Oct 132009
 

irony-10

I still haven’t worked up enough nerve to finish watching Voditel dlya Very. Instead I took in something easy and watched parts of Ironya Sudba.

I’ve watched it a few times already, but this time something caught my eye just a few seconds from the end of Part One.

In most of the Eldar Ryazanov films I’ve seen, he works something about western communication technology into the film. In Vokzal dlya Voikh (1982) it was a VCR player. In Sluzhebnyy roman it was a built-in 8-track player in a car. In these two films, the items were shown as if some new technology was being introduced to the viewers. In Beregis Avtomobilya the bad guy helped obtain a western tape player (if I remember correctly) on the black market, because the customer said a Soviet one wouldn’t do.

Ryazanov has made a lot more films than that, most of which I have not seen. So I don’t know if this is a theme that recurs throughout. Until I saw the above screenshot in Ironya Sudba, I thought it might be an exception. But the close-up of the phonograph turntable shows the English words “Party-Time.”

Why an American (or English) phonograph in a film in which Barbara Brylska had her voice dubbed because it wasn’t Russian enough? I presume that in 1971 there were Russian phonographs, too. Is Ryazanov playing a little game with us?

Google hasn’t helped me learn much about Party-Time phonographs, btw. I’ve found a few that are sold as collectors items, but they look cheaper than the one shown in the film. It’s not a brand name that I recall ever paying attention to.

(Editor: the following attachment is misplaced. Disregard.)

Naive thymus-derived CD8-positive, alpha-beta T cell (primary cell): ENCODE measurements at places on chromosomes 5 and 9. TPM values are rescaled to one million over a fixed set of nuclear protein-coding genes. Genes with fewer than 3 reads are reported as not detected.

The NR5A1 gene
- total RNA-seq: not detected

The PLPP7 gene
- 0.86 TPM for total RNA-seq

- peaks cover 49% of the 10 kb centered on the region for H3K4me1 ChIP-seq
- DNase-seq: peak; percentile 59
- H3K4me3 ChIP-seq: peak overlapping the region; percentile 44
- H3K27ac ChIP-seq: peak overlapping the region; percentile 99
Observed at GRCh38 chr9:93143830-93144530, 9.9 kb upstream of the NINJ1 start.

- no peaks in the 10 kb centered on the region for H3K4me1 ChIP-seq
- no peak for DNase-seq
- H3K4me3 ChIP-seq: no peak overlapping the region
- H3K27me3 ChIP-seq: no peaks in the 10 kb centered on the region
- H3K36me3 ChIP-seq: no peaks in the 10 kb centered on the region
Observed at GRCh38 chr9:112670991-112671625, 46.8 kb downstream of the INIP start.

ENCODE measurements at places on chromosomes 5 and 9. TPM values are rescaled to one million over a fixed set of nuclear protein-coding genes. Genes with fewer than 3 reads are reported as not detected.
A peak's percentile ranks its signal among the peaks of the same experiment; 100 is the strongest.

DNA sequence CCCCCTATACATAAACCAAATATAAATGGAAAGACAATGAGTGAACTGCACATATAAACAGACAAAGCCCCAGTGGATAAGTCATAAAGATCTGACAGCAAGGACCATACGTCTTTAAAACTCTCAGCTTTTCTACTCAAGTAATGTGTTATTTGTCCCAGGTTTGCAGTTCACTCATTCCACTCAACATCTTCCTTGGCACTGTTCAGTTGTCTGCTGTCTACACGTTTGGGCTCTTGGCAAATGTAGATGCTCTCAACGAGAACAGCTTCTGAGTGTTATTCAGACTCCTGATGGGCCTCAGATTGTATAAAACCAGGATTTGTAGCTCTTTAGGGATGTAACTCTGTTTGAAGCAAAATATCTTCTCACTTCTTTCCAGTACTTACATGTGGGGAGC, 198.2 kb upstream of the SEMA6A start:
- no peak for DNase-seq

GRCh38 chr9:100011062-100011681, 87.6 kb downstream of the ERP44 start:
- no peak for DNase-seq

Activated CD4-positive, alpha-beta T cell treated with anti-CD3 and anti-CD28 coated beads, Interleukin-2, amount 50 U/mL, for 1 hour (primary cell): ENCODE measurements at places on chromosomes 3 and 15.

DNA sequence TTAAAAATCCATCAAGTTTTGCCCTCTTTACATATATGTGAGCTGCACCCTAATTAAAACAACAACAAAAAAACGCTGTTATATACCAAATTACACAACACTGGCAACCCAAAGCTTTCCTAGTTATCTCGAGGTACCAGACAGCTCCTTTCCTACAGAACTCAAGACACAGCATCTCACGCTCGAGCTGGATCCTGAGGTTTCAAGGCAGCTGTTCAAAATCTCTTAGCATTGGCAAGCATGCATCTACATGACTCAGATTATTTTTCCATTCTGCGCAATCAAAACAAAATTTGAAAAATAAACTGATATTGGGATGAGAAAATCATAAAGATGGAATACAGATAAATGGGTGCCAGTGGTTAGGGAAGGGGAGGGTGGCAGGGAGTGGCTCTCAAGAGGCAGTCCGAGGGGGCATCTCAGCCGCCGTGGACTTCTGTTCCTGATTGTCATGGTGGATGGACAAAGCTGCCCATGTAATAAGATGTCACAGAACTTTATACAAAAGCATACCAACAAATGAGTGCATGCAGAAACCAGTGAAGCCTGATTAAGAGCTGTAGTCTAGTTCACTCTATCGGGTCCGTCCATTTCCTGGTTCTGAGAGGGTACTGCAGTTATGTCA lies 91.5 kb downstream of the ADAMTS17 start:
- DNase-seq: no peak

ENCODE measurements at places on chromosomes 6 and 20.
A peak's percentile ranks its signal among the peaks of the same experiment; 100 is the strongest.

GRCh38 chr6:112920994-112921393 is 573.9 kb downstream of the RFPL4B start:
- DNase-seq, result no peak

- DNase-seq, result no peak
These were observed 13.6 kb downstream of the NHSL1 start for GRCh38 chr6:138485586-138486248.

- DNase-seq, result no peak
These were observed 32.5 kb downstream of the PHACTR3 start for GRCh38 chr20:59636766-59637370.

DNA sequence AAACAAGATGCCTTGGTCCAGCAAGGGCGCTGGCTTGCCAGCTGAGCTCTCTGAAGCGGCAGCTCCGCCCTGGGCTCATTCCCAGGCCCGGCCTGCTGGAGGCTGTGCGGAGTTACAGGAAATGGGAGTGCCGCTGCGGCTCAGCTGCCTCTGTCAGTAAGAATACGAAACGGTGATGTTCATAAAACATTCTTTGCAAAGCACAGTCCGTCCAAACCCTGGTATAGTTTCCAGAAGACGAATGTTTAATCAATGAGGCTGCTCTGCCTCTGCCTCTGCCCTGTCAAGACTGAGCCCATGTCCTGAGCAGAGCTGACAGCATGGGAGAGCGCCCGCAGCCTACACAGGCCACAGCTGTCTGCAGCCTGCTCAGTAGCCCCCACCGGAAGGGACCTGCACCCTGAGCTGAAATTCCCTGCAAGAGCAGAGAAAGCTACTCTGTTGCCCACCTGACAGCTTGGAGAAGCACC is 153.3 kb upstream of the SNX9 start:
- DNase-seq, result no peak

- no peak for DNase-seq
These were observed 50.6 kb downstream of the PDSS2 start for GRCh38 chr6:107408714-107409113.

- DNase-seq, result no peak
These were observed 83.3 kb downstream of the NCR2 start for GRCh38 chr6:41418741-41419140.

Reticulator

  • It’s just my hypothesis, so:

    I have a supposition the party-time phonograph could be from one Socialist Eastern-European country (sometimes they did the titles in English too)… Besides, this phonograph could be even a Soviet one – and the English name is sign of this phonograph was destined for export.

    For example, some batchs of LADA cars had the English titles/label (as if export modifications). This consumer fashion on English labels is very characteristic of 1970-s-1980s.
    Plus this Part-Time phonograph could be produced in Baltic Republics, where Latin alpabet is. Sometimes the central powers closed own eyes to some Baltics flirt with Western fashion.

    However, there is most simple explanation. This one is Western-European production.

  • Num Lock

    This phonograph is fully transistorized and was sold in Soviet Union under brand name “Accord”. http://rw6ase.narod.ru/000/rez1/akkord201.html

  • Natan Kumanov

    I think it is all very simple. Perhaps the film makers implied to show that the friend of Nadia was able to bring her expensive and foreign gifts. And perhaps they did not quite care what exact kind of an expensive phonograph turned out in the screen; that it was British was merely casual. You say you don’t understand something, but I don’t understand the reason of your surprise.

    As to the voice, you might watch “Карнавал” to see why the voice matters. It is not about “Russianness”, it is about standartisation. And I would say from “Карнавал” that there is some sense to it.